Vic Beasley on Super Bowl 50
As he watched Broncos outside linebacker Von Miller get after Panthers quarterback Cam Newton on the way to winning MVP honors in Super Bowl 50, Vic Beasley was reminded of someone.
As a rookie defensive end with the Falcons, Beasley had a strip-sack against Newton to seal Atlanta’s 20-13 victory in Week 16 at the Georgia Dome.
It was the Panthers’ only loss – until they fell to Denver 24-10 in the Super Bowl when Miller’s two strip-sacks against Newton resulted in 15 points for the Broncos.
Beasley said the Super Bowl unfolded much like the Falcons’ victory at the Georgia Dome.
“I always idolized Von Miller, watching his game,” Beasley said Thursday following Clemson’s pro day. “I think I kind of helped out too because we’re the only team that beat them prior to them playing the Super Bowl.”
Beasley, the former Tigers standout who was a first-round pick last year, smiled when asked if he noticed a common thread in the Panthers’ two losses.
“Yeah, sacks,” Beasley said. “Taking the ball off Cam Newton.”
Big turnout of NFL personnel
A large contingent of scouts and coaches descended on Clemson’s indoor practice facility to watch about a dozen prospects, including three potential first-round picks – defensive ends Shaq Lawson and Kevin Dodd and cornerback Mackensie Alexander.
The four head coaches in attendance were Mike Tomlin, Chuck Pagano, Marvin Lewis and Rex Ryan, whose son Ryan is Clemson’s holder for field goals and extra points. The Panthers sent assistant college scouting director Ryan Cowden, while Steelers general manager Kevin Colbert also was spotted.
Dodd said he has a visit with the Panthers scheduled for Wednesday. Lawson also is set to come to Charlotte, but couldn’t remember the date of his meeting with Carolina.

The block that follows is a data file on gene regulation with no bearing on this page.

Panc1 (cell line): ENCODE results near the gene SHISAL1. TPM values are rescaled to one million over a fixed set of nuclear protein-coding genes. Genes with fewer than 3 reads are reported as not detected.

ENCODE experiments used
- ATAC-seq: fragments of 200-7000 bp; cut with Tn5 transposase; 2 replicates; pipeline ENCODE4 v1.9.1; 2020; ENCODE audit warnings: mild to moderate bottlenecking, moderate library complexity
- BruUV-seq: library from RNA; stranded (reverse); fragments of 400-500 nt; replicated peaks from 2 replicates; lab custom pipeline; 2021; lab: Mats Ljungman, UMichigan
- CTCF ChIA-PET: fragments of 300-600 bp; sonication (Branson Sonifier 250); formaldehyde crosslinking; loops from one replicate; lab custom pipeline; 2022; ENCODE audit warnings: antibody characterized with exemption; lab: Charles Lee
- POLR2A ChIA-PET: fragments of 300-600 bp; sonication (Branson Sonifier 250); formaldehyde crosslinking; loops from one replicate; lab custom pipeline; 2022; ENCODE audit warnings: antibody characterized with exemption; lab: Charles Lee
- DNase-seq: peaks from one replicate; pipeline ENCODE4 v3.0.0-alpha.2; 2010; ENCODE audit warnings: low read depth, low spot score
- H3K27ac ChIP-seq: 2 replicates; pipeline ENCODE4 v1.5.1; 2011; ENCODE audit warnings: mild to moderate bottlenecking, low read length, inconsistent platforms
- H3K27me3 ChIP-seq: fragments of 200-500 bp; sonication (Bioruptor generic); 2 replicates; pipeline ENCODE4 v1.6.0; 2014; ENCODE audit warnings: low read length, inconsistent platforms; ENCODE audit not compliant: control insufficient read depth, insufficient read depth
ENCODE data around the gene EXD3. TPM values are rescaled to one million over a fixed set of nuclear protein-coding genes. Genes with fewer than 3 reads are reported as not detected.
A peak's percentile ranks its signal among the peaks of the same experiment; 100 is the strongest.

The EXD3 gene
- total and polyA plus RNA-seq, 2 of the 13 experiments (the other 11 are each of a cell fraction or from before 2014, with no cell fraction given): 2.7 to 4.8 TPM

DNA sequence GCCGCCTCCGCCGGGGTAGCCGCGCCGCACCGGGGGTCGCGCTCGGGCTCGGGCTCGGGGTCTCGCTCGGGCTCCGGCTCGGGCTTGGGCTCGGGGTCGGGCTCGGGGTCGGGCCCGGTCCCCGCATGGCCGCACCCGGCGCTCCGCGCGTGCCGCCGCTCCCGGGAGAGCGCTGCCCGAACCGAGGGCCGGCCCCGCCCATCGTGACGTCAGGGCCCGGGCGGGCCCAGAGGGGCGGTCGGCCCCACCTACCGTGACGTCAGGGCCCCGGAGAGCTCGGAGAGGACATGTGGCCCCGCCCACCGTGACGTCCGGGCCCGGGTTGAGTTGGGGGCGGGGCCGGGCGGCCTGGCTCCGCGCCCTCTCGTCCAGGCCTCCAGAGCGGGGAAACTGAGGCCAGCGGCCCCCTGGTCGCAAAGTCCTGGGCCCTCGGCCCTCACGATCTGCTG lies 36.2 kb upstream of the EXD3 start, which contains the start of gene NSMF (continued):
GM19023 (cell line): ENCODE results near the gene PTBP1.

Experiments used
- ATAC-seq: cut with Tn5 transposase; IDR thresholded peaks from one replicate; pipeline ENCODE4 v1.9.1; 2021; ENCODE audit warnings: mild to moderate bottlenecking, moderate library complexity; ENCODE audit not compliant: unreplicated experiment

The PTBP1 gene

Study in perseverance
Clemson defensive tackle Rod Byers grew up in Rock Hill playing against Jadeveon Clowney, the nation’s top-ranked recruit in 2011 who was the No. 1 overall pick by Houston in 2014.
Byers won a state title at Northwestern High, and was a reserve for a Tigers team that played for a national championship last season.
But Byers’ Clemson career was a struggle: He made several position changes – moving to tight end in 2014 – and never found his footing.
Byers worked out Thursday hoping to catch the eye of a scout. Byers said he won’t be disappointed if he doesn’t make it to the NFL, but admitted playing in Clowney’s shadow was tough.
“Since we’ve been growing up everybody compared us and said who’s better? And he just took off and I’m like on scout-team defense. I learned so many lessons. I’m just thankful I finished,” Byers said.
“I want to play at the next level. I believe my best football is still ahead of me. But just coming here and finishing and competing and getting my (sociology) degree, that’s what I set out to do as a freshman and I’m just happy that I did that.”